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Indore pitch rated poor after third India vs Australia Test

Match referee Chris Broad noted how the fifth ball of the match threw up a puff of dust and kept deteriorating further

The pitch at Indore used for third Test between India and Australia has been rated "poor" by the ICC with Holkar Stadium handed three demerit points.
The Test ended midway through the first session of the third day with Australia winning by nine wickets in a game dominated by the spinners.
"The pitch, which was very dry, did not provide a balance between bat and ball, favouring spinners from the start," ICC match referee Chris Broad said."The fifth ball of the match broke through the pitch surface and continued to occasionally break the surface providing little or no seam movement and there was excessive and uneven bounce throughout the match."
BCCI now have 14 days if they wish to appeal against the sanction. A venue will be suspended from hosting any international cricket for a period of 12 months if it accumulates five or more demerit points over a five-year rolling period.
Indore was given short notice about hosting the third match of the Border-Gavaskar series. Originally it was supposed to take place in Dharamsala, but the outfield is not yet up to par after it was relaid. The BCCI announced the shifting of the venue on February 13, about two weeks before the scheduled start of the game on March 1.
India prefer playing their home Tests in conditions that take turn right from day one. That certainly was the case at Holkar stadium when the home team having won the toss and opting to bat slipped to 84 for 7 in just the first session. At the lunch interval, India coach Rahul Dravid was seen inspecting the pitch with the curator in tow.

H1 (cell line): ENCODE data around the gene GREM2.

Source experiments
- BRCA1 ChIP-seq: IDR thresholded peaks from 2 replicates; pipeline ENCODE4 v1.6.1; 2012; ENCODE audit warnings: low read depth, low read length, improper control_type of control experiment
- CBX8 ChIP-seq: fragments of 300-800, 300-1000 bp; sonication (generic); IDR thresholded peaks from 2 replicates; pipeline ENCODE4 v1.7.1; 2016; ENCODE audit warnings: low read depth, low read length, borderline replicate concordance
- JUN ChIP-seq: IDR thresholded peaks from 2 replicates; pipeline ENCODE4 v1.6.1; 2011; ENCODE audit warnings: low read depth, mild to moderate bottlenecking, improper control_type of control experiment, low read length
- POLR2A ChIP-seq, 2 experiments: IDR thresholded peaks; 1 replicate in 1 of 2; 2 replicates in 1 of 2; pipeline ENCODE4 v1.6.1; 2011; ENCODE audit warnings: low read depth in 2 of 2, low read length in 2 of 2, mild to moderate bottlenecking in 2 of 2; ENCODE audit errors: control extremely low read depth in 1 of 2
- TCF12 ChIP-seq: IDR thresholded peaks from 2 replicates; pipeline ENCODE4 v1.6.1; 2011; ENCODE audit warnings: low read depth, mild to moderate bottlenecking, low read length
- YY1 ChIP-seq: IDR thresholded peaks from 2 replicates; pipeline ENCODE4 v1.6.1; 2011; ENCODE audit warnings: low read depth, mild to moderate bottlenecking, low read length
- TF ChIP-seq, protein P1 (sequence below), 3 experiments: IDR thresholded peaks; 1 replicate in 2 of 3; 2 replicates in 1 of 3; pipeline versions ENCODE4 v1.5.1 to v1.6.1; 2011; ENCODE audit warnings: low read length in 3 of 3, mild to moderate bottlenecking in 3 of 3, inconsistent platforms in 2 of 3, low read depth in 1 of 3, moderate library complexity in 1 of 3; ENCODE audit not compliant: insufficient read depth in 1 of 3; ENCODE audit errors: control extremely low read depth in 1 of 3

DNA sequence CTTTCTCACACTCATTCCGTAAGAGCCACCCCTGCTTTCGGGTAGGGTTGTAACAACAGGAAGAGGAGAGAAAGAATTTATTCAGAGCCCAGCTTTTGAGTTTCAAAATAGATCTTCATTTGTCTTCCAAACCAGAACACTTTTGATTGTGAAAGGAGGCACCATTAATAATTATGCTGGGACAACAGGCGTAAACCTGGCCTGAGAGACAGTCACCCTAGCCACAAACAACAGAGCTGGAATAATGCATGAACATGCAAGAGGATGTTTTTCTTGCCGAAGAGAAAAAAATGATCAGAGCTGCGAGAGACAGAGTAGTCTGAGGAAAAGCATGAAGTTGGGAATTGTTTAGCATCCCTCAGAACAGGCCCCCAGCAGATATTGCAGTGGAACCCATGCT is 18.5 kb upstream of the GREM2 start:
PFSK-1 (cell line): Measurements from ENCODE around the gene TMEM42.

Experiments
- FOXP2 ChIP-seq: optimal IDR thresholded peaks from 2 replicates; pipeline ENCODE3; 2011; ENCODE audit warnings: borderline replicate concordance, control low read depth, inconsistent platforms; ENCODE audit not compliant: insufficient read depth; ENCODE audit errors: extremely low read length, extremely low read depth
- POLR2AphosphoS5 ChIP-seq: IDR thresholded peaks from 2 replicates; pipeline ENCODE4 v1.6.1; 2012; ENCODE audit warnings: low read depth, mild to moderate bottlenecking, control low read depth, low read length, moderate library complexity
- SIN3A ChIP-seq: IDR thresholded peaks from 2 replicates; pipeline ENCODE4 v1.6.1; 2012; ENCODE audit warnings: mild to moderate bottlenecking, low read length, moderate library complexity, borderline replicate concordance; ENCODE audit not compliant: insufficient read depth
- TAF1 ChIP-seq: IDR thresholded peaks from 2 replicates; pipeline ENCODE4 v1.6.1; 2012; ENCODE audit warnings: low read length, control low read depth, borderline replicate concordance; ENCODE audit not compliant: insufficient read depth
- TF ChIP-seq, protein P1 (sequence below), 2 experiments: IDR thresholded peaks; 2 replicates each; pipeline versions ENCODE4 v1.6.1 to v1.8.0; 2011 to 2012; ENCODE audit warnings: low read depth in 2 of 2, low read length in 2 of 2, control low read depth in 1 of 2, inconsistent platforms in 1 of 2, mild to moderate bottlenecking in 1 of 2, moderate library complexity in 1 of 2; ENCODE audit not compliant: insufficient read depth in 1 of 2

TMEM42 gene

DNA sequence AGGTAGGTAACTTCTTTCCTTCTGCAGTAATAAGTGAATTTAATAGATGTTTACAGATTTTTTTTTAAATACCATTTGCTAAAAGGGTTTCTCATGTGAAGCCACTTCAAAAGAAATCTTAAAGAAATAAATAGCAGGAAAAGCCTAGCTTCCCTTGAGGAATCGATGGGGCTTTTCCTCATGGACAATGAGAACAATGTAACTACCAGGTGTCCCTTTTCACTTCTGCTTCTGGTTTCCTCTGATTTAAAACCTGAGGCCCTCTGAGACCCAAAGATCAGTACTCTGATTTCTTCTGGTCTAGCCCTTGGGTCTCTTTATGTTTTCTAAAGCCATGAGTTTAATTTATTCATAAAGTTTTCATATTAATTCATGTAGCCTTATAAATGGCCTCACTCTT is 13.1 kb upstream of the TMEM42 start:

The captain, though, though minced no words when talking about the 22 yards. "Honestly speaking, these are the kind of pitches we want to play on," Rohit Sharma said. "This is our strength, so when you're playing at your home, you always play to your strength, not worry about what people outside are talking about."
Australia's stand-in captain Steven Smith didn't mind the conditions either. "I personally really enjoy playing on these kind of wickets," he said. "I prefer this than just a genuine flat wicket that goes five days and can be boring in stages. There's always something happening on these wickets. You've got to really work hard for your runs. But it's showed that the guys can do it. Guys can do it, you've got to work hard for them and you need some luck. With this one, whether it might have been a little bit too extreme, potentially from the first ball. I'm not really entirely sure, but it was still another enjoyable."
But in terms of a balance between bat and ball, the uneven degree of both turn and bounce led to only two scores of fifty or more in the entire Test match. India's total of 109 was their sixth-lowest in a first innings at home. Australia, in their first innings, suffered a collapse of 6 for 11. Spin was responsible for all but five of the 31 wickets that fell and there were, in total, 16 single-digit scores by the time the game ended on the third morning.
The last time a pitch in India was rated poor was in 2017, the Pune Test where Australia beat India on a similarly spiteful turner. Broad was the one who handed out that sanction as well.
Nagpur and Delhi, the venues for the first two Tests of this tour in 2023, produced surfaces which were rated "average" by match referee Andy Pycroft.